Wolves in sheep's clothing were common objects of the wayside in her unprotected life

Matthew 7:15 / Beware of false prophets, which come to you in sheep's clothing, but inwardly they are ravening wolves.

MLF, Chapter 12 (A Sea of Troubles)

"Death, where is thy sting?" thought Mr Meggs

1 Corinthians 15:55 / O death, where is thy sting? O grave, where is thy victory?

Another verse often quoted by P G Wodehouse, and always, one regrets to say, used in the wrong way! In the 15th chapter of his first epistle to the Corinthians, the apostle Paul reminds his readers of the fundamental creed of the Christians: the resurrection of the dead, heralded by Christ's own rising from the dead. At the end of his explanation, he exclaims triumphantly: "When this perishable nature has put on imperishability, and when this mortal nature has put on immortality, then the words of scripture will come true: Death is swallowed up in victory. Death, where is your victory? Death, where is your sting?" (Jerusalem Bible)

He toiled not, neither did he spin.

Matthew 6:28-29 / 28 And why take ye thought for raiment? Consider the lilies of the field, how they grow; they toil not, neither do they spin: 29 And yet I say unto you, That even Solomon in all his glory was not arrayed like one of these.

All things work together for good.

Romans 8:28 / And we know that all things work together for good to them that love God, to them who are the called according to his purpose.

MLF, Chapter 13 (The Man with Two Left Feet)

Sidney knew absolutely nothing of even such elementary things as Abana, Aberration, Abraham, or Acrogenae

We may suppose the Encyclopaedia Britannica entry to refer to the first of the patriarchs of Israel (Genesis 11-25).

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PICCADILLY JIM

PJ, Chapter 1

The Sabbath calm which was upon the house had not communicated itself to him.

Exodus 20:8 / Remember the sabbath day, to keep it holy.

The Sabbath is the seventh day of the Jewish week, considered as the day of religious rest ordered by the fourth of the Ten Commandments. The word "Sabbath" is often applied, in the protestant tradition, to the Sunday, which the Christians observe as the Lord's day instead of the Jewish Sabbath.

He (...) wandered about, finding, like the dove in Genesis, no rest.

Genesis 8:8-9 / 8 And he [Noah] sent forth a dove from him, to see if the waters were abated from off the face of the ground; 9 But the dove found no rest for the sole of her foot, and she returned unto him into the ark, for the waters were on the face of the whole earth: then he put forth his hand, and took her, and pulled her in unto him into the ark.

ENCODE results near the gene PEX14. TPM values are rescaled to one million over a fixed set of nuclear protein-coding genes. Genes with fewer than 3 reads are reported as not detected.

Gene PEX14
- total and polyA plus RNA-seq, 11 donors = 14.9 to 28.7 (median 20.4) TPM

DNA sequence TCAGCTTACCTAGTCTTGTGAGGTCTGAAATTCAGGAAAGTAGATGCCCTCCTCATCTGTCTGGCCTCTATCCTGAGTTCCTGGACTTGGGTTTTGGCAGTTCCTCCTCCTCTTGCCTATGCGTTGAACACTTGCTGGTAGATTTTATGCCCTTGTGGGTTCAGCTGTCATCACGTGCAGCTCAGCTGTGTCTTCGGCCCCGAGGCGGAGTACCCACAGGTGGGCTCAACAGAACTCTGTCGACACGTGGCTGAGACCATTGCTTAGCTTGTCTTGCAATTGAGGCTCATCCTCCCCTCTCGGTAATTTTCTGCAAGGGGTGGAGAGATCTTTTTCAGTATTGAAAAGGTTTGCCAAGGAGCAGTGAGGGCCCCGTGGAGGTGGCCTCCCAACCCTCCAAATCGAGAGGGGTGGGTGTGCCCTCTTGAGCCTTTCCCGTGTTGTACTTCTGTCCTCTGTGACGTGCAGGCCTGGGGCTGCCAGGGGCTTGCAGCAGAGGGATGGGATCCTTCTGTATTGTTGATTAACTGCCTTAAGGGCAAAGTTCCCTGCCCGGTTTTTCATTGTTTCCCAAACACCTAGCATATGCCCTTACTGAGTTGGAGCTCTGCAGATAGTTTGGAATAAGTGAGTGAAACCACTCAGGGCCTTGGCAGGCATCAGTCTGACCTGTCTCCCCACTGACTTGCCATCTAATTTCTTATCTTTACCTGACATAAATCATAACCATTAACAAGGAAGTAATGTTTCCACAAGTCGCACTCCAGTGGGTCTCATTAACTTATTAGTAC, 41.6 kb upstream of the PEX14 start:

That lingering boyishness in him which endeared him to Ann always led him to open his Sabbath reading in this fashion.

See above.

PJ, Chapter 2

They have sung of Ruth, of Israel in bondage, of slaves pining for their native Africa, and of the miner's dream of home.

The Book of Ruth tells the story of Ruth, a Moabitess, who had married a Hebrew and determined to live in Judah with her mother-in-law, where she was to become the great-grandmother of king David through her marriage with Boaz. The poet Keats, in his "Ode to a Nightingale", wrote these famous lines: "... the sad heart of Ruth, when sick for home, / She stood in tears amid the alien corn."

The Book of Exodus narrates the release of the Israelites under Moses from their Egyptian captivity. In "Ivanhoe", the poet Scott sings: "When Israel, of the Lord belov'd, / Out of the land of bondage came, / Her fathers' God before her mov'd, / An awful guide in smoke and flame."

His eyes shone wildly and he snorted like a warhorse.

See Job 39:25. Curiously enough, this is one of the passages where Wodehouse does not quote the Authorised Version, which he uses elsewhere ("He saith among the trumpets, Ha, ha"), but a different translation, in which the war-horse starts (or snorts) at the sound of the bugle. On the internet, I have found only one version that comes close to our text, the so-called "New Living Translation": "It snorts at the sound of the bugle." Unfortunately, this translation was only published in 1996! Could someone help me to identify the version used by Wodehouse?

In the centre of which a man in a grey uniform was beginning a Salome dance.

See Mark 6:21-29. Although the New Testament does not mention her name, Salome is the girl whose dancing so pleased her stepfather Herod Antipas, that he promised to give her anything she might demand, "unto the half of my kingdom". At her mother Herodias' request, she asked for the head of John the Baptist, who had denounced Herodias' unlawful marriage to Herod Antipas. Wodehouse's immediate source, however, may be Maud Allan (1873-1956), who was a huge success on the London stage, in or about 1908, with a daring number called "Vision of Salome", most probably inspired by Oscar Wilde's "Salome".

The blighting necessity of offering themselves in the flower of their golden youth as human sacrifices to the Moloch of capitalistic greed

Leviticus 18:21 / And thou shalt not let any of thy seed pass through the fire to Molech, neither shalt thou profane the name of thy God: I am the Lord.

The native population of Canaan used to sacrifice children by burning them, presumably to a divinity called Molech or Moloch. The law of Moses condemns this practice, which seems to have found its way into Israel as well.

Like Saul of Tarsus, he had been stricken dumb by the sudden bright light which his wife's words had caused to flash upon him.